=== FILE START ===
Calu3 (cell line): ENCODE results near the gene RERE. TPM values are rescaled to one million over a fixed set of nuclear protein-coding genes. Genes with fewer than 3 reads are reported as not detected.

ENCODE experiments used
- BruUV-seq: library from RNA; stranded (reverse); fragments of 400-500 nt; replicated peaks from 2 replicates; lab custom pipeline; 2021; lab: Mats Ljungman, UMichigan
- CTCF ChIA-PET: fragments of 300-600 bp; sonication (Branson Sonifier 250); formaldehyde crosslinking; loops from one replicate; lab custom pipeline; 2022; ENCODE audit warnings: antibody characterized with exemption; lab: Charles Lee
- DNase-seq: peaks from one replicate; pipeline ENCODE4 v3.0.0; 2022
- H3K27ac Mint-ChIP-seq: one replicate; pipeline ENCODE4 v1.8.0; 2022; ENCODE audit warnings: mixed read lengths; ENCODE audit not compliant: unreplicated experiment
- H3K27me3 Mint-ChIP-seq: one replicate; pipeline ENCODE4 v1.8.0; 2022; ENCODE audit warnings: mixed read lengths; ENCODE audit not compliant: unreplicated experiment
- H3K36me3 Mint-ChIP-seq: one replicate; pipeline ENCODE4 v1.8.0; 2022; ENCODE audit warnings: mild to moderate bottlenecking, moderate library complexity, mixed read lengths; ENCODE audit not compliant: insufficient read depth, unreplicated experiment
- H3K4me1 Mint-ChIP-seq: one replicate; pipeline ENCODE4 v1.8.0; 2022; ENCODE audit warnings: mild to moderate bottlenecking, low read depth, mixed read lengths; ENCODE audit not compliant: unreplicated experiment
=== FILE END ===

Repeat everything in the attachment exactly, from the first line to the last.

Calu3 (cell line): ENCODE results near the gene RERE. TPM values are rescaled to one million over a fixed set of nuclear protein-coding genes. Genes with fewer than 3 reads are reported as not detected.

ENCODE experiments used
- BruUV-seq: library from RNA; stranded (reverse); fragments of 400-500 nt; replicated peaks from 2 replicates; lab custom pipeline; 2021; lab: Mats Ljungman, UMichigan
- CTCF ChIA-PET: fragments of 300-600 bp; sonication (Branson Sonifier 250); formaldehyde crosslinking; loops from one replicate; lab custom pipeline; 2022; ENCODE audit warnings: antibody characterized with exemption; lab: Charles Lee
- DNase-seq: peaks from one replicate; pipeline ENCODE4 v3.0.0; 2022
- H3K27ac Mint-ChIP-seq: one replicate; pipeline ENCODE4 v1.8.0; 2022; ENCODE audit warnings: mixed read lengths; ENCODE audit not compliant: unreplicated experiment
- H3K27me3 Mint-ChIP-seq: one replicate; pipeline ENCODE4 v1.8.0; 2022; ENCODE audit warnings: mixed read lengths; ENCODE audit not compliant: unreplicated experiment
- H3K36me3 Mint-ChIP-seq: one replicate; pipeline ENCODE4 v1.8.0; 2022; ENCODE audit warnings: mild to moderate bottlenecking, moderate library complexity, mixed read lengths; ENCODE audit not compliant: insufficient read depth, unreplicated experiment
- H3K4me1 Mint-ChIP-seq: one replicate; pipeline ENCODE4 v1.8.0; 2022; ENCODE audit warnings: mild to moderate bottlenecking, low read depth, mixed read lengths; ENCODE audit not compliant: unreplicated experiment